They may not be treading lightly, but hospitals are starting to move a bit faster to reduce their carbon footprints. The improvements aren't all about saving the planet, though. More organizations are finding measurable ways to reap financial savings as well.

Cost savings was the No. 1 factor cited for influencing whether a facility opts for environmentally sustainable operations, according to a survey recently conducted by Trustee's sister publication Health Facilities Management. Organizations are incorporating greener ways of operating into such core areas as energy, water, waste and cleaning.

Some of the greatest progress has come in energy cost savings, though organizations also are seeing payoffs in recycling, waste management, and innovative cleaning methods.

That is a far cry from the prevailing skepticism of just a few years ago. George A. Smith, corporate director of facilities for Catholic Health Initiatives and president-elect of the American Society for Healthcare Engineering, recalls the reluctance of other facilities professionals when the original Green Guidelines for Healthcare Construction were being developed. He remembers sitting at conference tables and hearing such comments as, "It's not going to happen," "Costs are just too high," and "Leadership is not seeing this as important."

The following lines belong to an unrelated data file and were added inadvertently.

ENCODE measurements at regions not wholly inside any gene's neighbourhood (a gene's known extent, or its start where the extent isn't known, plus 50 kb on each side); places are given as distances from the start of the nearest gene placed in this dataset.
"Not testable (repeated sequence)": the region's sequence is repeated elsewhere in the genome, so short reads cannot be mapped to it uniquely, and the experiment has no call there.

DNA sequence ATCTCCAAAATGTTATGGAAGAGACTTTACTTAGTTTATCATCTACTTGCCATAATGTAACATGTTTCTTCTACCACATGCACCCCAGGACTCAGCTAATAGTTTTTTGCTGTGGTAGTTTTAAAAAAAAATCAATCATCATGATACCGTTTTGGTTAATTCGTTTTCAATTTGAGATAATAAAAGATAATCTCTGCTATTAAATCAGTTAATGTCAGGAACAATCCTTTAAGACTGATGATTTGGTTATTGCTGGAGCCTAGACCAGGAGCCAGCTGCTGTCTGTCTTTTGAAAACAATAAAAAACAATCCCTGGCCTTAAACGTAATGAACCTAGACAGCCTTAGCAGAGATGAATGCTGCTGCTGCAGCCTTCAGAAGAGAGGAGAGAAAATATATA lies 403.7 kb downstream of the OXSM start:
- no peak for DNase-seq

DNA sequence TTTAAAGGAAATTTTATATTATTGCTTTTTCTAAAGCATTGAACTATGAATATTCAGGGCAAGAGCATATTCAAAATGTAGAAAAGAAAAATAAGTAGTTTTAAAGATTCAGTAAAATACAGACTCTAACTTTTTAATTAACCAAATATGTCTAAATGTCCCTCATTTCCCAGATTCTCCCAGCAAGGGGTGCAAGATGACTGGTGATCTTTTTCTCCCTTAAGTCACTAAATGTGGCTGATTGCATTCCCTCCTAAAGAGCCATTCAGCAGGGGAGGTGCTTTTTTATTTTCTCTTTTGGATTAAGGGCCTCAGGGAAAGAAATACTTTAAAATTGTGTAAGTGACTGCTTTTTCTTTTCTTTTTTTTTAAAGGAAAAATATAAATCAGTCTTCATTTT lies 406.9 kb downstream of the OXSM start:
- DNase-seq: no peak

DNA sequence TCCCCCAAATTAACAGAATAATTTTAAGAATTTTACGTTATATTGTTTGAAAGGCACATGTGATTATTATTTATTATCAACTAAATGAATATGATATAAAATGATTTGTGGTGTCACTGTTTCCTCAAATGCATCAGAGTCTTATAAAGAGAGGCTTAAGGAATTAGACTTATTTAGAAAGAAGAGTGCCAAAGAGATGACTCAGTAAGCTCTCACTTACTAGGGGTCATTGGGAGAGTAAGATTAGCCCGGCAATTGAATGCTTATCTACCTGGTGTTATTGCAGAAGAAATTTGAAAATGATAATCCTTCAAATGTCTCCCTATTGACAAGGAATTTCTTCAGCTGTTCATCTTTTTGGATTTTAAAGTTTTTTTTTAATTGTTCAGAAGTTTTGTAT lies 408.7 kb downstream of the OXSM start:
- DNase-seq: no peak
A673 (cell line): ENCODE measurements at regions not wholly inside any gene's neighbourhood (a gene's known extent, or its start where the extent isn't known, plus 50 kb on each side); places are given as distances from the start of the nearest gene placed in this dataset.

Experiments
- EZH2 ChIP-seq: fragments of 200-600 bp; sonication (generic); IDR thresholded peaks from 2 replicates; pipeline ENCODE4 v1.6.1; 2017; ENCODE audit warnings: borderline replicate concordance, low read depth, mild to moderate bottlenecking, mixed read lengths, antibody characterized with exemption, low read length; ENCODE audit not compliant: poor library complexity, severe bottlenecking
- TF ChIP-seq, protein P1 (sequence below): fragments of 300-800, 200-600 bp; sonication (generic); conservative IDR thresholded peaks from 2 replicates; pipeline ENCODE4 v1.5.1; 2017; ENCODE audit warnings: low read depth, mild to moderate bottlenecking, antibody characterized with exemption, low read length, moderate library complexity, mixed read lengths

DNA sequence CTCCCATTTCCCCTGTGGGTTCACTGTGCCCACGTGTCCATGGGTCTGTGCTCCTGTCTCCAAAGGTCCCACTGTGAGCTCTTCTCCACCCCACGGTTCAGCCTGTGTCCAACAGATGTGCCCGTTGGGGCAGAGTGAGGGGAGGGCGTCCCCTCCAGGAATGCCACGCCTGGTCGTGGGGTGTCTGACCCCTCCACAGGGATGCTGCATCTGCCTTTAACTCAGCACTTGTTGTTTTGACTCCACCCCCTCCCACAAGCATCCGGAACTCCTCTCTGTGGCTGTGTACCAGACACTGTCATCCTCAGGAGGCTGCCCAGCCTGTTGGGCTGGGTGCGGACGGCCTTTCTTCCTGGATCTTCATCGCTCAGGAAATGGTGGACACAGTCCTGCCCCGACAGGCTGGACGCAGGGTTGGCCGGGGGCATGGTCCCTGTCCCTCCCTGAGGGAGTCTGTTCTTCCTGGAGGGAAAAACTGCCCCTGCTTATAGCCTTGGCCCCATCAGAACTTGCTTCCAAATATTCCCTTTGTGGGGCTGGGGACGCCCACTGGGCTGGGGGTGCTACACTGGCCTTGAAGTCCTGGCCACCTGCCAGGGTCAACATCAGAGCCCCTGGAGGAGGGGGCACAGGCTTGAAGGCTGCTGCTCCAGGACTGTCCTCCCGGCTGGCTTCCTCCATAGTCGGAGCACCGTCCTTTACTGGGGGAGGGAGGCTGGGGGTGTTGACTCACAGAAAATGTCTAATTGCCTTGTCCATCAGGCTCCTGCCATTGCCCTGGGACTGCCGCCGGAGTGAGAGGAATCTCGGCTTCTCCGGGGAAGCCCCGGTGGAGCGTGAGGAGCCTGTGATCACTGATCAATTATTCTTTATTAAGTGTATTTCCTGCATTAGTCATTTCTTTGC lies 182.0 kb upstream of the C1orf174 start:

Despite the growing acceptance, survey results underscore that sustainability gains are not universal. A large number of hospitals still do not monitor their energy performance, measure water usage or participate in the U.S. Environmental Protection Agency's Energy Star program.

Dale Woodin, executive director of ASHE, says leaders need to be made aware of the total benefits of embracing an environmental strategy. However, only 37 percent of respondents said their facility includes performance metrics for sustainability in its senior management dashboard.

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